By Scott Halasz firstname.lastname@example.org
March 1, 2014
XENIA —An excellent public servant.
A kind, good, decent person.
The right person at the right time for Greene County.
That’s how Howard Poston was described by former county commissioner Marilyn Reid during a tearful sendoff at Thursday’s commission meeting.
Poston, 60, retired as county administrator on Friday, ending an era of public servitude that spanned nearly 24 years. During that time he helped the county’s bond rating improve and worked hard to help The Greene in Beavercreek become a reality.
But when he looks back at his 10 years as administrator, there’s no doubt what will be his favorite part.
“I’ll miss the people a lot,” Poston said. “The people here are wonderful. That’s what I’ll miss. We have some really good people in the county that know their stuff.”
Poston knows his stuff too.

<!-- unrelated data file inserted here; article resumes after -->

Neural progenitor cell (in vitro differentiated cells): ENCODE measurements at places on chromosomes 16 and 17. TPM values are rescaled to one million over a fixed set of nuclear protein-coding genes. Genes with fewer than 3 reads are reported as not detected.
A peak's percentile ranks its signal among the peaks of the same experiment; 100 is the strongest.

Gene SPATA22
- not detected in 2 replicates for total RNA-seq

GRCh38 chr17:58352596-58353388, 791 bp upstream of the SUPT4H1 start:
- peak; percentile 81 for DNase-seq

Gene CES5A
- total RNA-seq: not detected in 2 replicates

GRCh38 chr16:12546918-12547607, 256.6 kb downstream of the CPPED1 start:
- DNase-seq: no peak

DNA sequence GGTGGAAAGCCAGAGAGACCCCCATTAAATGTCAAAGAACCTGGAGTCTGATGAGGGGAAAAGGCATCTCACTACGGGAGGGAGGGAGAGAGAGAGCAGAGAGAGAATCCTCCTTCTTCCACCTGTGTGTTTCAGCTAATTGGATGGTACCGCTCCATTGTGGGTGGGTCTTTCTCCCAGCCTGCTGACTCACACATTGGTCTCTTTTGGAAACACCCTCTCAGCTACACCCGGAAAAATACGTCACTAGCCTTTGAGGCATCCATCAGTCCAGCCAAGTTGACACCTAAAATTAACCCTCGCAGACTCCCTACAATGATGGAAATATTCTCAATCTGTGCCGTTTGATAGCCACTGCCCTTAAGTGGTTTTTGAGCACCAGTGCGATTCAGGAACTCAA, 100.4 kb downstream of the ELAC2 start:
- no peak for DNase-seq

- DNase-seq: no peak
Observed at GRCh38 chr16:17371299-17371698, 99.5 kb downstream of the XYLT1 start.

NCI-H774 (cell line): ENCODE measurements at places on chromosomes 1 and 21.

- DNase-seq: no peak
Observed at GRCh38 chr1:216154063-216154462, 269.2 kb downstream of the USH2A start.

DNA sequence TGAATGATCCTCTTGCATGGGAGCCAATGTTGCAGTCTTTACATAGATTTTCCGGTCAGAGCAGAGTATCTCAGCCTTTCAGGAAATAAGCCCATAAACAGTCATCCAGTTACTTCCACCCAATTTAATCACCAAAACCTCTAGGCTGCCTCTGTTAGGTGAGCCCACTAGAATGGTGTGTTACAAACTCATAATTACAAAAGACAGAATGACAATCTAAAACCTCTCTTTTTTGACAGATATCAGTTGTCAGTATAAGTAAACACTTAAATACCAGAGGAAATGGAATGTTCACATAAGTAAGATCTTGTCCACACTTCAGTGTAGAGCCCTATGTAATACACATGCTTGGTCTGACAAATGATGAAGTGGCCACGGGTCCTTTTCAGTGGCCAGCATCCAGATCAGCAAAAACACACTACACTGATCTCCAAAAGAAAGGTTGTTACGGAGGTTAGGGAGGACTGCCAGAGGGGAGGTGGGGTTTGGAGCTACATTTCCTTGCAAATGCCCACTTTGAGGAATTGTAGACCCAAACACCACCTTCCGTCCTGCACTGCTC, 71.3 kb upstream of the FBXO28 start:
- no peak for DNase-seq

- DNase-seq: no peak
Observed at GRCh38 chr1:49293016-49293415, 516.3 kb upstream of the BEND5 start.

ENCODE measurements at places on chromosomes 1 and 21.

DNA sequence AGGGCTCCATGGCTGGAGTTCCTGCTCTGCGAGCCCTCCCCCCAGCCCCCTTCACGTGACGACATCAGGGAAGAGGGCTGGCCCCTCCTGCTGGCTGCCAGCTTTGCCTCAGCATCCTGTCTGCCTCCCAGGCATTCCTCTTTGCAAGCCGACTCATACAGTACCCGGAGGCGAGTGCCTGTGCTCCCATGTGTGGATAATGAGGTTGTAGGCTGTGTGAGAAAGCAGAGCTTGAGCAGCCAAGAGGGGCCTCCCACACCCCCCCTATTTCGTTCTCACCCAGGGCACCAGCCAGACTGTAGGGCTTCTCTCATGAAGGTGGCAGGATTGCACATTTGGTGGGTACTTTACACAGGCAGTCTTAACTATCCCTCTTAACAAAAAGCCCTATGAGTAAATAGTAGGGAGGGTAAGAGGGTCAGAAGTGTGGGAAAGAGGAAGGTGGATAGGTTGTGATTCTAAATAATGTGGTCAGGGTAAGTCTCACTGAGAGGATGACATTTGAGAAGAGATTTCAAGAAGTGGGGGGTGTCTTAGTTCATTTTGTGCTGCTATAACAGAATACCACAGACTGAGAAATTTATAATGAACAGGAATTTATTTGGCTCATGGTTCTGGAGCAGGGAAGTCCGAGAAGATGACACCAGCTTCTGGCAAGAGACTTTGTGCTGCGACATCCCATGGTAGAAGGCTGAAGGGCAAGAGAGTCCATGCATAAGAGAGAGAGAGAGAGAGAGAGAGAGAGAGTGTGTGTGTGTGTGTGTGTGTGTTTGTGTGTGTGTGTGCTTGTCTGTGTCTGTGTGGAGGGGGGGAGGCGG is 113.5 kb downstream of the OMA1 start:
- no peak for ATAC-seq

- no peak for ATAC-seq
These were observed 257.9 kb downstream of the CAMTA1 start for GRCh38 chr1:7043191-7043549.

Under his watch the county’s bond rating went from AA4 to AA2 and is in line for another upgrade. The highest is AAA.
“We’ve saved, over the years, hundreds of thousands of dollars because of the difference of the ratings,” Poston said. “It tells an investor that the county is well run … and they don’t have to worry as much about getting the money back. We’ve worked hard to do that.”
In general Poston is happy where the county stands.
“Looking back I can leave comfortable that the county is in a good financial state and it’s in good operational shape,” he said. “The staff that’s here is excellent. Our directors are top notch.”
Poston was hired by former administrator Ralph Harper and began as the county’s safety risk coordinator. He then became safety manager and was assistant administrator under Steve Stapleton for seven years before taking over as administrator.
“I appreciate what the board of commissioners did by giving me the opportunity,” Poston said. “We have some great commissioners here. (Reid) cared sincerely about the county. The county always came first.”
Now it’s Poston who comes first. He woke up today not having to worry about work for the first time in decades.
“I’m going to take my time to do the things that I would like to do that I haven’t been able to do,” he said.
“Wide open,” Poston said.